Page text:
The Quiet Catastrophe: Meanwhile, the flow of refugees to Italy, on their way to friendly European countries is dramatically increasing. In his blog 'Fortress Europe' the Italian journalist Gabriele del Grande writes about people who have tried to reach Europe and are either missing or have died. Since 1988, 18,673 people have died in their endevour to gain freedom in Europe. 2011 was the saddest year when 2,352 humans from various nations died or were missing on their way to Lampedusa, which has become the outer border of the European Union.

Lampedusa in the Mediterranean Sea, has 5,000 inhabitants engaged in fishing and tourism. In the past years, an increasing number of refugees from Africa were stranded with the hope of acquiring asylum in Europe. They reached Lampedusa in rickety boats but in Lampedusa they were (and still are) greeted by a reception committee of 500 Italian policemen. The Carabinieri drive with blue-lights and bring the refugees to a crude, make-shift refugee camp.

The Schengener Agreement proclaims that a non-EU refugee can settle down in Europe only when he or she has a professional qualification which is deemed useful to an EU country or when he or she's politically persecuted. But can you really prove a persecution? If your life is in danger, why, you run away if you can. A lot of East Germany did it during the socialism rule under Eric Honnecker. They were ingenuous and crossed the GDR-FRG border by secretly digging tunnels, using balloons and even small, self-made aircraft or swam across the border.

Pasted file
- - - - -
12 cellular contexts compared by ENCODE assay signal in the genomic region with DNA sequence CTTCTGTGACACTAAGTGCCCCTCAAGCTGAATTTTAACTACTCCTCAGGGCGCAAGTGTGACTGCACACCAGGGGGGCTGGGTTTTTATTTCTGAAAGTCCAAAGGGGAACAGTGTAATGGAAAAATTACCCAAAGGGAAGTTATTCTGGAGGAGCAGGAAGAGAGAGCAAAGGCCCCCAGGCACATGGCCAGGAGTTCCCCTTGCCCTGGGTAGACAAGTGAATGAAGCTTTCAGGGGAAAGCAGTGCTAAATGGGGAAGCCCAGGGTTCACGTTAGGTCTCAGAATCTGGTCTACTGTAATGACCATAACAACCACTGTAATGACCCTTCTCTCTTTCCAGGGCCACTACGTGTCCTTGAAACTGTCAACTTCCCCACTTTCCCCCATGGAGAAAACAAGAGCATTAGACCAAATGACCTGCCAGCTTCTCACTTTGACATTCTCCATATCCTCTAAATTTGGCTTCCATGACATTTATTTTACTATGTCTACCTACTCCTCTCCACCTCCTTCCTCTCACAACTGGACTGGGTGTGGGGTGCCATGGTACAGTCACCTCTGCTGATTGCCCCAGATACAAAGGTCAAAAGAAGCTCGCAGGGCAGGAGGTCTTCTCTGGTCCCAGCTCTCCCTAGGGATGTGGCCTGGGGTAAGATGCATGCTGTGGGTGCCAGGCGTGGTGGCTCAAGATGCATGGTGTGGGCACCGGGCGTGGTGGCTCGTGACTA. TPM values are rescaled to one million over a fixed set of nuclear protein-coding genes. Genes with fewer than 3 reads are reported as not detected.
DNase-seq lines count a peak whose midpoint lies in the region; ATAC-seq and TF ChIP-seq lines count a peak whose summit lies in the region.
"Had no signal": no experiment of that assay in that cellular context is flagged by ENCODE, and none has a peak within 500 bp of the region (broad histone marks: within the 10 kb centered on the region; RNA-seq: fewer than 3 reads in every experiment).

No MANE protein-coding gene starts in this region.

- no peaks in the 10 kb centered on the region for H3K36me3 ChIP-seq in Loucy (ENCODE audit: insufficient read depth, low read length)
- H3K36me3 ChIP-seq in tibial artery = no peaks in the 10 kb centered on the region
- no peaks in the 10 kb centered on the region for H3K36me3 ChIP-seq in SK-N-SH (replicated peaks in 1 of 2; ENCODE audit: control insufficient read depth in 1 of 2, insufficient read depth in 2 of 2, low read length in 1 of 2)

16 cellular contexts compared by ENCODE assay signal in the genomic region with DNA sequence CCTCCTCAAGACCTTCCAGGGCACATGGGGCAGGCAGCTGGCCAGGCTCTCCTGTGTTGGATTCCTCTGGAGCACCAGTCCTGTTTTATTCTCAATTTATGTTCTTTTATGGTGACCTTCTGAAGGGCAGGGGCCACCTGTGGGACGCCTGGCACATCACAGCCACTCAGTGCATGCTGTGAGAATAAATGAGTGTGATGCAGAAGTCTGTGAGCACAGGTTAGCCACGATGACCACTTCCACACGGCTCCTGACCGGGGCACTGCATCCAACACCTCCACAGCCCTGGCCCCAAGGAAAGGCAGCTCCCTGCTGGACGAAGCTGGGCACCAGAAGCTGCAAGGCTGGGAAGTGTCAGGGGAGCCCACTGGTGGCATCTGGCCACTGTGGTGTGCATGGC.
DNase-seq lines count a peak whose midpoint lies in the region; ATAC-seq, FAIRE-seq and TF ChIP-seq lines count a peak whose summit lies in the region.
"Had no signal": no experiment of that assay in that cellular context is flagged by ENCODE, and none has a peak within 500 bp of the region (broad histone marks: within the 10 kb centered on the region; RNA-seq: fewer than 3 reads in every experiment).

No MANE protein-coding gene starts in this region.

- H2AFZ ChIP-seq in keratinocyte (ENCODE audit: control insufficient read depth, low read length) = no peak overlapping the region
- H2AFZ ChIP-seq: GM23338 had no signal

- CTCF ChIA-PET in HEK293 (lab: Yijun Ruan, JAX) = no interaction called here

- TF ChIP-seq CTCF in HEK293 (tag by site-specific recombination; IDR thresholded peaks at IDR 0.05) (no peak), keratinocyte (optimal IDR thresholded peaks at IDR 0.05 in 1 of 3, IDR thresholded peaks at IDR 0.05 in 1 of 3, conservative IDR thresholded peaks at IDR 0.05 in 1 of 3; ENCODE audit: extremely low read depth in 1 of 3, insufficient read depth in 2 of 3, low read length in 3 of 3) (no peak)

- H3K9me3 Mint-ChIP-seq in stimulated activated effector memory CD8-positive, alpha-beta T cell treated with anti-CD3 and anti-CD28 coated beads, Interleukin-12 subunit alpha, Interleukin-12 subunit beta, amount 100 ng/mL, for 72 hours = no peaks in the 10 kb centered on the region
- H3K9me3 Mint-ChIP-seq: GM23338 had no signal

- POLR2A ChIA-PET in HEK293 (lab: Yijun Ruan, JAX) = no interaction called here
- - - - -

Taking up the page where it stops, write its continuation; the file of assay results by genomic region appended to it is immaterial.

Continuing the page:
It might be noted that after the Holocaust in which genocide was committed by the National Socialists in Germany and its conquered territories, the United nations proclaimed in 1951 the Geneva Refugee Convention, according to which a refugee is defined as a person who is persecuted for his or her political beliefs, nationality, race or religion. Furthermore, in the Treaty of Dublin, which was signed by the EU countries, as well as non-EU states like Norway, Iceland and Switzerland, it was declared that a state has to consider the asylum application in which the refugee first enters or disembarks. This was a clever decision because only a low number of refugees come by plane to Paris (France) or Berlin (Germany). The consequence and the problem was thus ironically passed on to the Mediterranean stated like Spain, Italy and Greece.And thereby hangs a tale.

Moreover, Schengen and Dublin are known for their data-banks. The Schengen Information System (SIS) stores every data of persons who have been banned to travel in the Schengen signatory countries for the main reason that they came without visa. On the other hand, the databank Eurodac stores the fingerprints of all persons who have illegally entered the member states or who have crossed the outer border of an EU member state. This ensures that asylum can't be sought and granted in other EU countries and to thwart any attempt to seek asylum in the country. Nevertheless, there are cases of people who try again and again via dangerous paths to gain asylum in the well-guarded Fortress Europe.